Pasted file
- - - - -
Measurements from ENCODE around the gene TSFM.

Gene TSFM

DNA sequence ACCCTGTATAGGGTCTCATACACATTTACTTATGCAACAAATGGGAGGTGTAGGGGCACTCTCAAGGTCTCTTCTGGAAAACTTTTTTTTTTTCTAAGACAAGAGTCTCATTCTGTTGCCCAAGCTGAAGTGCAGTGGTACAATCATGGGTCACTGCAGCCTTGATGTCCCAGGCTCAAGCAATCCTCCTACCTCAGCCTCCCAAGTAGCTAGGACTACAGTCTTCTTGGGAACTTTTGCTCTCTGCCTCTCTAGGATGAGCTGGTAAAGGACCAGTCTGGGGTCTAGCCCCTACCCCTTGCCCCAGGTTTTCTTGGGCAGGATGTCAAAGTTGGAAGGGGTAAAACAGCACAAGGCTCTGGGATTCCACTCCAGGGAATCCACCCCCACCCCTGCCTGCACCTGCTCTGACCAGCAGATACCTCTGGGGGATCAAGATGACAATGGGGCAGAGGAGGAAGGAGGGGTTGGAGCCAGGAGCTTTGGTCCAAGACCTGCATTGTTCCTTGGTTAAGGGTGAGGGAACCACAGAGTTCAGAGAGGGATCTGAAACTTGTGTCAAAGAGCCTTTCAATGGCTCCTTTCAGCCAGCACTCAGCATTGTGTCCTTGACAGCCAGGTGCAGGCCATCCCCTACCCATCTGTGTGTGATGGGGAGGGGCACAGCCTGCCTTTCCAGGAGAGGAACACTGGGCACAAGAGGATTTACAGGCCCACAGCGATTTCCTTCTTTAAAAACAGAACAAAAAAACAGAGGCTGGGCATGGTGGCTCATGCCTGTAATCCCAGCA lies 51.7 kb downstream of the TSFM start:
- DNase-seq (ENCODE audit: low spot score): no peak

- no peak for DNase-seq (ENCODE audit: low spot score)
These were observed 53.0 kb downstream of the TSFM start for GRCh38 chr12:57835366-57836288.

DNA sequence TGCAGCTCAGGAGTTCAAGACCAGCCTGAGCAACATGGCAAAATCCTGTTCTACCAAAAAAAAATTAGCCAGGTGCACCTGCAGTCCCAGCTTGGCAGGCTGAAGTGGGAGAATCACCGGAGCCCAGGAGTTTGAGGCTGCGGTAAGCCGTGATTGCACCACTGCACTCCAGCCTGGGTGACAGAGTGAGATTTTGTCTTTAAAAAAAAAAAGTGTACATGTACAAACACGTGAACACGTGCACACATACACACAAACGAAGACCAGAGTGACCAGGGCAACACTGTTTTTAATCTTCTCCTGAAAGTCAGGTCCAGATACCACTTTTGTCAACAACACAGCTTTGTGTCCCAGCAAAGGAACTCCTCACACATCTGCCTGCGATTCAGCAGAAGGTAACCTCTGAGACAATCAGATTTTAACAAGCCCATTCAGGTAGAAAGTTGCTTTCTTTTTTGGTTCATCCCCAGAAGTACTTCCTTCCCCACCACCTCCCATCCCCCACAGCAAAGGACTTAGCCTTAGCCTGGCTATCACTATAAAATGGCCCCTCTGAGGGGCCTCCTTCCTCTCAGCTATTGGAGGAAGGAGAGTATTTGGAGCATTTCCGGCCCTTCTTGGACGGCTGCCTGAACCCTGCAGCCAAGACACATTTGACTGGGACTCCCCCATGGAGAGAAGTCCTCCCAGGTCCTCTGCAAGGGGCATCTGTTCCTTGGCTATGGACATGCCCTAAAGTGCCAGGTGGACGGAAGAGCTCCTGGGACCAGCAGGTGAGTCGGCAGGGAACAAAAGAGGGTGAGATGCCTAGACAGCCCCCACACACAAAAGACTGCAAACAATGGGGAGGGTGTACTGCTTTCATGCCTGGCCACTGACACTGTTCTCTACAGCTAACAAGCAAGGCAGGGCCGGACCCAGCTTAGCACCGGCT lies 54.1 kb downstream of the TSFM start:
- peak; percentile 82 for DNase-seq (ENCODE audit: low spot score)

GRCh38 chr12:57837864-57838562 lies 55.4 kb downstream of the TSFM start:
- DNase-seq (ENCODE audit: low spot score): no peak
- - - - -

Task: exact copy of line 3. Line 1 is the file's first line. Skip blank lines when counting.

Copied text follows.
DNA sequence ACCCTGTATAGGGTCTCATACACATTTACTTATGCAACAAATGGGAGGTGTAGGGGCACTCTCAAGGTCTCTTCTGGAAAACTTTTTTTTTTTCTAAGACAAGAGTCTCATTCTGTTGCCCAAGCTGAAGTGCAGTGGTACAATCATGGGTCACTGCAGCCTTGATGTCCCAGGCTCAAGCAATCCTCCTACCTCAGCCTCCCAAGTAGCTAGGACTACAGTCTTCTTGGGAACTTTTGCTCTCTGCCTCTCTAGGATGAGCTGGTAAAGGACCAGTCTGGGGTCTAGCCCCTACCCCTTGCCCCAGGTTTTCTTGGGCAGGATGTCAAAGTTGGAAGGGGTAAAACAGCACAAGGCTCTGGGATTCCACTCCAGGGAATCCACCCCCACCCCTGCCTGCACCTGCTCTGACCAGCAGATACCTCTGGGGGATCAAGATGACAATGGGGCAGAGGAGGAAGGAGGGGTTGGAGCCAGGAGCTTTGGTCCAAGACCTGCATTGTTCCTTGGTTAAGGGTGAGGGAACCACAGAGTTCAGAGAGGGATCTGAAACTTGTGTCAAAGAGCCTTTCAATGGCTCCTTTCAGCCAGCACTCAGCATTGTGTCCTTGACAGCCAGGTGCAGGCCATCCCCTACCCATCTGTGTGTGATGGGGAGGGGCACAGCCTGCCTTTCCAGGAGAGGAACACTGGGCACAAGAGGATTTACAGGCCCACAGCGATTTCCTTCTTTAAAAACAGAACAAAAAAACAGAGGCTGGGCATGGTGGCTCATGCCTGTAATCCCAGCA lies 51.7 kb downstream of the TSFM start: